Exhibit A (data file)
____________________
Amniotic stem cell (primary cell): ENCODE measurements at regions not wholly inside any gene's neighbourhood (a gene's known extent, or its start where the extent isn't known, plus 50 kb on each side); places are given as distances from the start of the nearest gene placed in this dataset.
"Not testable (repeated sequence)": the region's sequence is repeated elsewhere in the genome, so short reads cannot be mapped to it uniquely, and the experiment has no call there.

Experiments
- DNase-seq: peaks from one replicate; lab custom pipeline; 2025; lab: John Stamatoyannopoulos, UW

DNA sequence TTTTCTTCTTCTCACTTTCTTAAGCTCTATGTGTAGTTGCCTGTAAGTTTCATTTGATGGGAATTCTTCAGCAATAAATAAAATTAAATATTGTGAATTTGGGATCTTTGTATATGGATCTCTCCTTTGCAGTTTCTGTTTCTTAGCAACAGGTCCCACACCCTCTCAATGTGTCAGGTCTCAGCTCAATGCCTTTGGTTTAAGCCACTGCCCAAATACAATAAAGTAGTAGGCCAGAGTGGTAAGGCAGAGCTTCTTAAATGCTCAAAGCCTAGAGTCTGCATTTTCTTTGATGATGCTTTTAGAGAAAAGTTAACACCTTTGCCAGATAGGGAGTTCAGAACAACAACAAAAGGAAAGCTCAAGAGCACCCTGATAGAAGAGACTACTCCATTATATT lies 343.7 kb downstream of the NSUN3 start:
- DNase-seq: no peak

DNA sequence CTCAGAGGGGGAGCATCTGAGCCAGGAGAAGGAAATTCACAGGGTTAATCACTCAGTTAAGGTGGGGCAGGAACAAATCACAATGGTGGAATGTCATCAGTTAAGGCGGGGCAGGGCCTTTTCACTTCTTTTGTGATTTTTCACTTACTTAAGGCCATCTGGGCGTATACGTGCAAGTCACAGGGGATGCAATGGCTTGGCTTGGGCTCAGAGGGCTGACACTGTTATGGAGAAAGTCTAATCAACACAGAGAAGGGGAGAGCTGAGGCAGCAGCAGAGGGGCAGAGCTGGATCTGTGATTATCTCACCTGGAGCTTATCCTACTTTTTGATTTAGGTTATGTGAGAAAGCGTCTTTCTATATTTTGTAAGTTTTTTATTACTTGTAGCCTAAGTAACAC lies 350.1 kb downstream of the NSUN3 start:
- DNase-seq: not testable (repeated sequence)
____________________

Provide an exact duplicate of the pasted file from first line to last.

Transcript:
Amniotic stem cell (primary cell): ENCODE measurements at regions not wholly inside any gene's neighbourhood (a gene's known extent, or its start where the extent isn't known, plus 50 kb on each side); places are given as distances from the start of the nearest gene placed in this dataset.
"Not testable (repeated sequence)": the region's sequence is repeated elsewhere in the genome, so short reads cannot be mapped to it uniquely, and the experiment has no call there.

Experiments
- DNase-seq: peaks from one replicate; lab custom pipeline; 2025; lab: John Stamatoyannopoulos, UW

DNA sequence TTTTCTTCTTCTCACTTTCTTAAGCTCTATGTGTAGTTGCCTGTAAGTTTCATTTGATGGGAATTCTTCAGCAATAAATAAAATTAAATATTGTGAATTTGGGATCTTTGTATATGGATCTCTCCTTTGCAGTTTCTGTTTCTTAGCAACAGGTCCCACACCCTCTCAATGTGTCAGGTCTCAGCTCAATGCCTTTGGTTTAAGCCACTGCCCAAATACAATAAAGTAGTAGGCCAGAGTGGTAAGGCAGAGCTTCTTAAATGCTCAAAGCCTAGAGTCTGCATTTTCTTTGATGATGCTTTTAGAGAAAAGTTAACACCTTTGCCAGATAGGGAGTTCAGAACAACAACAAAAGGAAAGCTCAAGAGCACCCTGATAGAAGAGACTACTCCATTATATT lies 343.7 kb downstream of the NSUN3 start:
- DNase-seq: no peak

DNA sequence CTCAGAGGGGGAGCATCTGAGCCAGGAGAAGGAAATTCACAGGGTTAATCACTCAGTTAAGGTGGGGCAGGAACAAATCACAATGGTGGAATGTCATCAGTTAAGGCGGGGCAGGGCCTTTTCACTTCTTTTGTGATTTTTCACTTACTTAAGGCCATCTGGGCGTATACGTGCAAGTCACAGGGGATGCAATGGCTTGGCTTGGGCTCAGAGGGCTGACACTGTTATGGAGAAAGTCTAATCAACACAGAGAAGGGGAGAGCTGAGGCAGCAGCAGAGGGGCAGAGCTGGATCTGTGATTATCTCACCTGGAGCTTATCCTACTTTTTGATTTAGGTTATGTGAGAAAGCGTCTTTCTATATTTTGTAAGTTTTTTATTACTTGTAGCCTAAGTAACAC lies 350.1 kb downstream of the NSUN3 start:
- DNase-seq: not testable (repeated sequence)